Researchers at Liverpool School of Tropical Medicine have shown that under certain circumstances evolution can be highly predictable, especially in terms of how creatures become resistant to dangerous toxins.
Biologists looking at the control of malaria have known for some time that mosquito populations often become resistant to insecticides designed to kill them, but in a paper published today in the journal PNAS, researchers examine the response of a variety of insects, reptiles, amphibians and mammals to a natural selection pressure in the form of cardiac glycosides - toxins produced by certain plants and toads for defence against predators.
Dr Nick Casewell, of LSTM's Alistair Reid Venom Research Unit, is one of the lead authors on the paper. Working with colleagues at the University of Liverpool and institutions in Australia and Israel, he has found that the evolution of toxin resistance in all of the different animals that eat these toxin-producing plants and toads is the result of highly similar molecular changes in one region of one particular gene, showing that responses to a selective challenge can lead to highly predictable evolutionary responses.
A fundamental debate within biology is whether evolution is unpredictable due the involvement of random variables, or can be constrained along predictable pathways. Convergent evolution, where similar changes occur in unrelated species, plays a central role in that debate, but examples of convergence are rare at the molecular level and have previously been limited to groups of related species. However in this study it was found that, across all of the highly different animals studied, toxin resistance evolved because of two amino acid changes in a specific part of one gene. This particular gene produces a protein that is an essential component of the cardiac glycoside binding site, and the amino acid changes found in resistant species prevent the cardiac glycosides from binding and therefore being toxic. The fact that these changes are due to this natural selection pressure are further underlined by the reversal back to being susceptible to toxins in varanid lizards that have migrated to toad-free areas.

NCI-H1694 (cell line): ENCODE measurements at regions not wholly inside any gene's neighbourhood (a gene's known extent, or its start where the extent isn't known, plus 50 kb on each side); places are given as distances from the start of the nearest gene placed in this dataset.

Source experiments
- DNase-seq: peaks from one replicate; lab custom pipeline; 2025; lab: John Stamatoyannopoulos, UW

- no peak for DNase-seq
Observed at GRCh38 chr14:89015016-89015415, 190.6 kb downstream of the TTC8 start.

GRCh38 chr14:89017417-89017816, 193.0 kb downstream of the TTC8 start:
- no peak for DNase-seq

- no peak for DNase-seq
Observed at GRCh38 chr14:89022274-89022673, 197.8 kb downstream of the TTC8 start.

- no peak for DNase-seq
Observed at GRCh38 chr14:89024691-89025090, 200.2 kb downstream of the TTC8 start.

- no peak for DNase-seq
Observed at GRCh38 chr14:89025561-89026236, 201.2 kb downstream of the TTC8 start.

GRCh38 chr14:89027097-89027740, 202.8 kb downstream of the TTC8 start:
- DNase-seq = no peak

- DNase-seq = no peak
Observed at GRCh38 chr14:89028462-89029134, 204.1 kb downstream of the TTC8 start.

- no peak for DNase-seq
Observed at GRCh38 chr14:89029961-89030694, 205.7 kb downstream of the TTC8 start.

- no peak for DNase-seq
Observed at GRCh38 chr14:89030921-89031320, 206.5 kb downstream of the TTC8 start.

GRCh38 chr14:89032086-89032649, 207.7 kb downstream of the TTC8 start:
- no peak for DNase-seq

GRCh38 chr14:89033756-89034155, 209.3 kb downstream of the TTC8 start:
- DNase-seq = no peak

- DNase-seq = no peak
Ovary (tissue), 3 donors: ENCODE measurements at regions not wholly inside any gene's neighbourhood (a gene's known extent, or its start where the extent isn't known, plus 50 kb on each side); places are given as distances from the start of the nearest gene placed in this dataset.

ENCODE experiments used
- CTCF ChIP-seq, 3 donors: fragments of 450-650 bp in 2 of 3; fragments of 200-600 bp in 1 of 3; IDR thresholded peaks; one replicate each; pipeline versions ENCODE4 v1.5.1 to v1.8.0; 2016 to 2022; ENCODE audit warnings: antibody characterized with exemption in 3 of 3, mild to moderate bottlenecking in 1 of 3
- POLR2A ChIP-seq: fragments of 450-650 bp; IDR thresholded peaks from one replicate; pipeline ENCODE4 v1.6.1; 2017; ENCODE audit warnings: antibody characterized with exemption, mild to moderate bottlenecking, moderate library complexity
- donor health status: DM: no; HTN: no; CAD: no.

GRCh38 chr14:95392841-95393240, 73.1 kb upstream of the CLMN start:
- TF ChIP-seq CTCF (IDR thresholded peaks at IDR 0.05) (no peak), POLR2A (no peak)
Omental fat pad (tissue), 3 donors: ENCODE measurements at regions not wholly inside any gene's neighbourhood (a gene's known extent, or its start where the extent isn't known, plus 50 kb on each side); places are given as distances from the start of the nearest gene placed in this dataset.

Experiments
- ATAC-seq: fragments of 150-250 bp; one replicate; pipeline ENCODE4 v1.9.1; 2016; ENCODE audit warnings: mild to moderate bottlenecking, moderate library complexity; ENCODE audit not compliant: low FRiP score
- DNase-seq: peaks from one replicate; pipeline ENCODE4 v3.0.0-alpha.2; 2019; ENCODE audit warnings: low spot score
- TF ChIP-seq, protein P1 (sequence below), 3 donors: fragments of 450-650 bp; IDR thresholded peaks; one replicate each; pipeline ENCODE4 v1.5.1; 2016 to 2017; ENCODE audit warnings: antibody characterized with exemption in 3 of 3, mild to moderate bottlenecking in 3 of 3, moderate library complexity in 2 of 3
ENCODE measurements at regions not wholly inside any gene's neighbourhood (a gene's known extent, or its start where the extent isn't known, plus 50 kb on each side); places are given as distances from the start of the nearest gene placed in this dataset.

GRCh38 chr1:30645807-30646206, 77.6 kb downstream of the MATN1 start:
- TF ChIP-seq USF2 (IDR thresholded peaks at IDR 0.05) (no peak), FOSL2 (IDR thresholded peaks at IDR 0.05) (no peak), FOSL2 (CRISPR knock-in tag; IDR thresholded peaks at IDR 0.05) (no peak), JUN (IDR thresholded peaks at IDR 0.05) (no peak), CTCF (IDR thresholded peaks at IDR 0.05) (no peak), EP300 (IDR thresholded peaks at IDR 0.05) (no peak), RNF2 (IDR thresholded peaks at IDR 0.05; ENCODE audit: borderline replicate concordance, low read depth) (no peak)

Dr Casewell said: "The repeatability of the process by which creatures from across the animal kingdom have become resistant to these toxins demonstrates that, in certain circumstances, evolution can be constrained along highly predicable pathways. Given the negative impact on native species in Australia following the introduction of the cane toad and the fact that toxic toads are now invading other toad-free biodiverse environments, our work could provide a simple method for testing the vulnerability of native species to invasive toxic toads. The repeatability of evolution in this system will allow us to easily determine which species have the susceptible or resistant versions of the gene, thereby allowing conservationists to prioritise the protection of species at high risk and take preventative steps necessary."
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Widespread convergence in toxin resistance by predictable molecular evolution, www.pnas.org/cgi/doi/10.1073/pnas.1511706112